Also, boys and girls go to school separately from age 5.

But Zubair said he likes having girls in his classes.

"In my opinion you can have a good competition if girls are there," he said. "If it's all boys and I fail, it's not shame. But I want to get more points than a girl."

Maiwand is particularly grateful for the equipment he can use at Williamsville South. "The Taliban destroyed all our laboratories," he said, "so I could study chemistry from a book, but I couldn't do the practical things."

The boys went through a month-long orientation before arriving in Buffalo to learn what to expect and to understand the rules.

"We can't drive here," said Zubair. "We can't go to Canada. We follow curfews. We can't marry here."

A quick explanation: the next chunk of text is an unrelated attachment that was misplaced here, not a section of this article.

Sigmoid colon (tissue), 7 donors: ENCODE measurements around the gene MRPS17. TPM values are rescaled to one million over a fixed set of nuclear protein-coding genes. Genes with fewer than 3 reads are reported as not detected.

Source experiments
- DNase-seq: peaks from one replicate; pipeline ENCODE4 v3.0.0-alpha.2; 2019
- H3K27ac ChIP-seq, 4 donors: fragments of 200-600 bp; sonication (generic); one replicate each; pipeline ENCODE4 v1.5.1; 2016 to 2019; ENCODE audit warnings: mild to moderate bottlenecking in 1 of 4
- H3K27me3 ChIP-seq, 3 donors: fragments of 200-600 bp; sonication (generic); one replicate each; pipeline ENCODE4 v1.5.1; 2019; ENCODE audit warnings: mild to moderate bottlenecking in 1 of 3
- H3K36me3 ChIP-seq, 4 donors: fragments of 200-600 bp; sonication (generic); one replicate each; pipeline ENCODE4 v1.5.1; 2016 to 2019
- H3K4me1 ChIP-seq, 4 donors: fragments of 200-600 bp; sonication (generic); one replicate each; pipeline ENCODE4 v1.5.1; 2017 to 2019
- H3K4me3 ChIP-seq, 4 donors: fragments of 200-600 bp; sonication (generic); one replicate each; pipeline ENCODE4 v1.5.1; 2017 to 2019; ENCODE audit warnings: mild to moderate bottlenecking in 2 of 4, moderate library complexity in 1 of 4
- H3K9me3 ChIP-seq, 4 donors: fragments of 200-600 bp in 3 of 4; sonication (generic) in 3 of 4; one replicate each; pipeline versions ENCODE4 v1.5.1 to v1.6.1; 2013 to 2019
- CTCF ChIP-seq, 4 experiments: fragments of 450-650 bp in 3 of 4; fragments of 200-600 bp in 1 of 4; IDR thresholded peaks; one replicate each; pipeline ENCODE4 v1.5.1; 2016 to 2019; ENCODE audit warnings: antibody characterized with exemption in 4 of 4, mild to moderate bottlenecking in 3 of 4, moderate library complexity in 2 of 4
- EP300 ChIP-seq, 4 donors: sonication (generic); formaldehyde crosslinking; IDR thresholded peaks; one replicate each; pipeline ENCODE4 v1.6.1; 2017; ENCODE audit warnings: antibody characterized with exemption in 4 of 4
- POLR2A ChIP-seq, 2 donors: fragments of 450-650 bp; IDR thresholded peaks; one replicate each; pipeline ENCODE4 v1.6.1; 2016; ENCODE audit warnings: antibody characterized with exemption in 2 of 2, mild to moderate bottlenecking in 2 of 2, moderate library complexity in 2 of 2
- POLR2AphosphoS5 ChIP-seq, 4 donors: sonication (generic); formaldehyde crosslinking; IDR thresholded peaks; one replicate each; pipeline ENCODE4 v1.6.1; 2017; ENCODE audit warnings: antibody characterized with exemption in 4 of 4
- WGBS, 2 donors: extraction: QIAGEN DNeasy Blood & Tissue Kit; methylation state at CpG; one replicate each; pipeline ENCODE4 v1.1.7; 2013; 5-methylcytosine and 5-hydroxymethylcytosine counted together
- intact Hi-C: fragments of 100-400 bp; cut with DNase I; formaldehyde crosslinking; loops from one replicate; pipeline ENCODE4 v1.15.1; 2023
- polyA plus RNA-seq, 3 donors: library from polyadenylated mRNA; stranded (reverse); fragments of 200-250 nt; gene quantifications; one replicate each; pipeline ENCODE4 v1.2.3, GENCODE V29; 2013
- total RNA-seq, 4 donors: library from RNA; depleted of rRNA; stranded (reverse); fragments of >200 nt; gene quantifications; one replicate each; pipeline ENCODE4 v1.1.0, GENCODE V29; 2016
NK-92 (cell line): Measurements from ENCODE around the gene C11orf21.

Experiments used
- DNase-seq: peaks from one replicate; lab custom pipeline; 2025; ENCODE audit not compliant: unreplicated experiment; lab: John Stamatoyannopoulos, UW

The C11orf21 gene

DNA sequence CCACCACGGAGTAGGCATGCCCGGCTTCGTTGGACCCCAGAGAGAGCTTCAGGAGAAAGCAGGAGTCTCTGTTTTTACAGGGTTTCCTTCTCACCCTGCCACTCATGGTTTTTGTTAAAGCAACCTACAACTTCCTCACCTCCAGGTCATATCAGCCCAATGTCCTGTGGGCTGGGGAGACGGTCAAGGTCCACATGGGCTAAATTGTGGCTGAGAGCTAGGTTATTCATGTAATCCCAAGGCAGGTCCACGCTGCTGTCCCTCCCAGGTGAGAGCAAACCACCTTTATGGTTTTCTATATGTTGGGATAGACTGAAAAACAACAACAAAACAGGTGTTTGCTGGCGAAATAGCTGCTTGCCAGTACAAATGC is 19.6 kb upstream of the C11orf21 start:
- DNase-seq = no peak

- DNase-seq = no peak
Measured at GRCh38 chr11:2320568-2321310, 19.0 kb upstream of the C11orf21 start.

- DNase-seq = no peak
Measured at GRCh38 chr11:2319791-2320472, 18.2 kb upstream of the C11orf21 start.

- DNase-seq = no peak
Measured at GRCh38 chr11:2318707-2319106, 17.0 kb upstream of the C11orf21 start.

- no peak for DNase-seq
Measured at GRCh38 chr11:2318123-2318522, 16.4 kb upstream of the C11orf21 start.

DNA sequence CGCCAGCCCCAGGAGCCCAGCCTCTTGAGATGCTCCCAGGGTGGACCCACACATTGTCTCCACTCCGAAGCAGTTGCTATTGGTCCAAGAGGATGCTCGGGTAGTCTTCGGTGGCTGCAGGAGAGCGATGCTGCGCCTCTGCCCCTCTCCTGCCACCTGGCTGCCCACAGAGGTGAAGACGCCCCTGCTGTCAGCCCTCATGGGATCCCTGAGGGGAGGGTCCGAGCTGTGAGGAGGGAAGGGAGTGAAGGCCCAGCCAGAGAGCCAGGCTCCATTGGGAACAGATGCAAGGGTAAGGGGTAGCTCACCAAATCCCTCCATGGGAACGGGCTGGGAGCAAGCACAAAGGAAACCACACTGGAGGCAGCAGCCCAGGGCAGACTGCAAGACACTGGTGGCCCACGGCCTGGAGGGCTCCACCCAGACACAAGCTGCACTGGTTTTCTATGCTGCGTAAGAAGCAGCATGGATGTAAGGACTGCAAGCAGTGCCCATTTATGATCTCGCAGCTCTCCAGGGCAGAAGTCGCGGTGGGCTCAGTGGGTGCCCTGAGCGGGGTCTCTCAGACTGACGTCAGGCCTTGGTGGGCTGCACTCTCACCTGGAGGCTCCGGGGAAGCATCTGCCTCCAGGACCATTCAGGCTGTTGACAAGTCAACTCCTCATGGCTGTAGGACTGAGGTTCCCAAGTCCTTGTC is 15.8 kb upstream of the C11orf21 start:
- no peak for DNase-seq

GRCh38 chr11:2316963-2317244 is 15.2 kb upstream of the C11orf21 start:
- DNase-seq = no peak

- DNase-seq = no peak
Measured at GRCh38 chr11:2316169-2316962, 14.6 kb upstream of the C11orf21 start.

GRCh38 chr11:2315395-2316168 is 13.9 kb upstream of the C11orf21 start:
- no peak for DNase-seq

Asked what he likes best, he responded unhesitatingly: "Mighty Taco."

Maiwand, who wrestled in Afghanistan and lifts weights here, has picked up the nickname Schwarzenegger.

Self-confident and outgoing, he was flustered just for a moment when asked about another nickname he's been tagged with -- "a hottie," which he didn't understand when he first heard it.

However, he's beginning to pick up the lingo. When asked who gave him the nickname, he responded: "another hottie."

Each of the boys knows at least two languages and among them they speak English, Dary, Pashto, Urdu, French and Panjabi.

"We learn more because we travel a lot," said Maiwand, who misses his family, which includes a baby brother who was born after he arrived here.

Although the boys and their host families face the challenges inherent in hosting a foreign student, especially when there are same-age siblings, those involved say that it's been a rewarding experience.

"I'm very impressed with their maturity and sense and humor and courage to come to this country," said Vanessa Futrell Hartman, the host mother for Omer. "They are here to learn about America, but our role is to learn as much about them as we can."